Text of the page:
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Suppose there are two random variables $X$ and $Y$, and I was given the domain of the marginal distribution $f_X(x)$ and conditional distribution $f_{XY}(y|x)$ (which is a function of x). How do I find the domain of the joint distribution $f(x,y)$?

What I tried so far is to take the domain of the marginal distribution of $x$ as the domain of $x$ in the joint distribution. For $y$, I just plugged in values of $x$ and the resulting interval is the domain of $y$. Is this correct? If not, what's the right approach? Thank you

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  • $\begingroup$ You are correct in the sense that $f(x,y)$ will always be zero outside of the rectangle that you've constructed (Cartesian product of interval in $x$ and interval in $y$). But $f(x,y)$ may also be zero in parts of the inside of the rectangle. $\endgroup$
    – angryavian
    Commented Jan 12, 2022 at 3:22

1 Answer 1

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For a joint probability distribution the variables have to share the same probability space (ie they have to have a set of all possible outcomes, they have a set of events(measurements), they have to have a probability/ probability function for all events). That means 2 balls with each ball being either red or green, the width and length of a box. Say for a single ball red or green we have a single variable and no need for joint.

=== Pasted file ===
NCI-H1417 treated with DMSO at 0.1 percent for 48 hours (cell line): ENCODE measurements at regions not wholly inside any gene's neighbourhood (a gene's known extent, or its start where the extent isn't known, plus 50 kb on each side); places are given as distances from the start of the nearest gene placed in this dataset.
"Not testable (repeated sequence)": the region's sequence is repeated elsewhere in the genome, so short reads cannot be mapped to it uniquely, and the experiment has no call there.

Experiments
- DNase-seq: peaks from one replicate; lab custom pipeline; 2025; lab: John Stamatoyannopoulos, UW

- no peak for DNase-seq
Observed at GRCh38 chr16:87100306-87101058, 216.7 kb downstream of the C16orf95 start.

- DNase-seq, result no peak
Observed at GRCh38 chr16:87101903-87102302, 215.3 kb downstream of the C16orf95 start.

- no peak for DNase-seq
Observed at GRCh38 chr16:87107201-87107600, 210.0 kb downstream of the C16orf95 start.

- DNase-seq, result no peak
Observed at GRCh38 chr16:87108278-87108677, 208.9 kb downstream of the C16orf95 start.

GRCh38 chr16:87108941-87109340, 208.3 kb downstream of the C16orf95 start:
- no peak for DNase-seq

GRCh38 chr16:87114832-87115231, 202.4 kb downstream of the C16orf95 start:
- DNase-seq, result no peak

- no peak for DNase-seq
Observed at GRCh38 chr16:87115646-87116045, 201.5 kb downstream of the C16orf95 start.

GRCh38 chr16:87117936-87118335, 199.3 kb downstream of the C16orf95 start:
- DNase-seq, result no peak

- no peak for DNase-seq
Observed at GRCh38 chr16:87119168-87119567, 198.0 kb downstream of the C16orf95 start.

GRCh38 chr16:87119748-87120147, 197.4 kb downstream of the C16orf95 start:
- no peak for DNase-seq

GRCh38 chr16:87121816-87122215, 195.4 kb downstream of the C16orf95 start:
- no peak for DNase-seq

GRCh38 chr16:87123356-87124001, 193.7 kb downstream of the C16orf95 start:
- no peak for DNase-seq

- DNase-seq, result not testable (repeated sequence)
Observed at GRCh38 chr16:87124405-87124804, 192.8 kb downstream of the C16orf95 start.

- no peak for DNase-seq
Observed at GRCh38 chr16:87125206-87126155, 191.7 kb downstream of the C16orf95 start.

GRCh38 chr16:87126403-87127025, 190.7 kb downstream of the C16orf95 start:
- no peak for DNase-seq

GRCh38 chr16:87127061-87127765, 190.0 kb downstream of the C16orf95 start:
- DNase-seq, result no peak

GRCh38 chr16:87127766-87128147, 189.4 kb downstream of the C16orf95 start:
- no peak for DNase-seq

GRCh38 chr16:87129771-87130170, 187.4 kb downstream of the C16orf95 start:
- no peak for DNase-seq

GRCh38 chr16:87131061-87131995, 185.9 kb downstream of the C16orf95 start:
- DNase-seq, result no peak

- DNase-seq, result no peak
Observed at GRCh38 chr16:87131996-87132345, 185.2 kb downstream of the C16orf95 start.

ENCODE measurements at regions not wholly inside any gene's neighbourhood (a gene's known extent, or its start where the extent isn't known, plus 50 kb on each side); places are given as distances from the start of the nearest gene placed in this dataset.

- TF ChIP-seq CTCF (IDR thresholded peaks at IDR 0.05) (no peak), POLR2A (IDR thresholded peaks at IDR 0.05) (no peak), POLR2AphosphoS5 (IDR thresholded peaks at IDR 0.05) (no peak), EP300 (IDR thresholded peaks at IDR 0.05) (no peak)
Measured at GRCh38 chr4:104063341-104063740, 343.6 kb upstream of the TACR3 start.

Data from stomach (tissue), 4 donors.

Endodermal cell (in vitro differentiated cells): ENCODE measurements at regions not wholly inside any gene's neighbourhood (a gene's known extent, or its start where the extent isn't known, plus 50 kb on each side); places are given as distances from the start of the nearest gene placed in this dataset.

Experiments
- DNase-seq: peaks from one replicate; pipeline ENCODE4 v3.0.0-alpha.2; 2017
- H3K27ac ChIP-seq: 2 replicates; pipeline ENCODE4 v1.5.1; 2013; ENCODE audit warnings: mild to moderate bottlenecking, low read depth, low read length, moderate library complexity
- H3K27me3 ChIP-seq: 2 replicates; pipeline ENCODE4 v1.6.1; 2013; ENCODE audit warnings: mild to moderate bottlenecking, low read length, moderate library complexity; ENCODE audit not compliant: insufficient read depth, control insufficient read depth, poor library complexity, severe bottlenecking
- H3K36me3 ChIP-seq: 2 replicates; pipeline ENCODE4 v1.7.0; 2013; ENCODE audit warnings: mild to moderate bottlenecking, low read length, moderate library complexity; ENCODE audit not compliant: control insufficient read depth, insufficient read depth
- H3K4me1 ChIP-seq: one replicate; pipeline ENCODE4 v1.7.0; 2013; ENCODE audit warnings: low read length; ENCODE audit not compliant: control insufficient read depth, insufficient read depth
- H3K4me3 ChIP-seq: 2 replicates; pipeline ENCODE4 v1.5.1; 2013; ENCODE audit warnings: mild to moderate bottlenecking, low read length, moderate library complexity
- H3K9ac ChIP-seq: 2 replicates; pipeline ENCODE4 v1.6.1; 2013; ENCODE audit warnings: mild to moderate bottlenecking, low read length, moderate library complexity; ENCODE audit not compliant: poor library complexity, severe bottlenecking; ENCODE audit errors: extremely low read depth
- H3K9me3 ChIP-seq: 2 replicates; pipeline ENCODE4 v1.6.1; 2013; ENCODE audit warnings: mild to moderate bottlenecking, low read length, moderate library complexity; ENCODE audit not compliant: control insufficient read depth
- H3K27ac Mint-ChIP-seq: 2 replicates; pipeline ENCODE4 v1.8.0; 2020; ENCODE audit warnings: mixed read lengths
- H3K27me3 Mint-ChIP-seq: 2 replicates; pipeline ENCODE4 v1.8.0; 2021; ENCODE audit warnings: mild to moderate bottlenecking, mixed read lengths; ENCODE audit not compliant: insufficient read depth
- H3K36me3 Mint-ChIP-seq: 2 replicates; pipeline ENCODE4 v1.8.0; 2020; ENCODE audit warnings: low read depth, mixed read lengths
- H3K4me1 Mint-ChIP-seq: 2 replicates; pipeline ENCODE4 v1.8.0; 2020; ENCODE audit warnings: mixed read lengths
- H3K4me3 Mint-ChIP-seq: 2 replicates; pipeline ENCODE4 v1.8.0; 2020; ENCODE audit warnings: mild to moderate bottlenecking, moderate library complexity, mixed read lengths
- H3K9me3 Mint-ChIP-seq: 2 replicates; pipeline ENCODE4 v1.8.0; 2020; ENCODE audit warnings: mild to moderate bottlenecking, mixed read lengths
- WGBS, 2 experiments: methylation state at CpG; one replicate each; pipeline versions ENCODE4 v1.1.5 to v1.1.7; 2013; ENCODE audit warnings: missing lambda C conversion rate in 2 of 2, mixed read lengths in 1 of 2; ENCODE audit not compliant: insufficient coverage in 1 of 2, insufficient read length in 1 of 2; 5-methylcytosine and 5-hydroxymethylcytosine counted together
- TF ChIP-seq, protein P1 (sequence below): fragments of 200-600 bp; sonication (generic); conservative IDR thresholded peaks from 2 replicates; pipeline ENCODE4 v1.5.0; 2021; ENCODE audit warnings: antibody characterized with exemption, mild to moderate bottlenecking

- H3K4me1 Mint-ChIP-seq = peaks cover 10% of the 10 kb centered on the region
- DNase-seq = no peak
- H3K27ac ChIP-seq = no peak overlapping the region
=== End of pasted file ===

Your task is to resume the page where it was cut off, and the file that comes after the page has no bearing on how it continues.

When one variable is continuous and one is discrete we have mixed probability

๐‘“๐‘ฆ|๐‘ฅ(๐‘ฆ|๐‘ฅ)=fxy * fx Or ๐‘“x|y(x|y)=fxy * fy

This means that all probabilities of y have a x probability as well(even if it is zero). But just becz Xmax is max and xmin is min doesnโ€™t mean the event that links them is a ymax ymin ie (xmax, notymax) and (xmin, notymin) [but fx fxy and fy are always between 0 and 1 becz they are probabilities ie a domain is not a range]

So for flower petals we have length a continuous variable and color red or blue a discrete. To get the full interval of lengths x we need all data points of red and of blue

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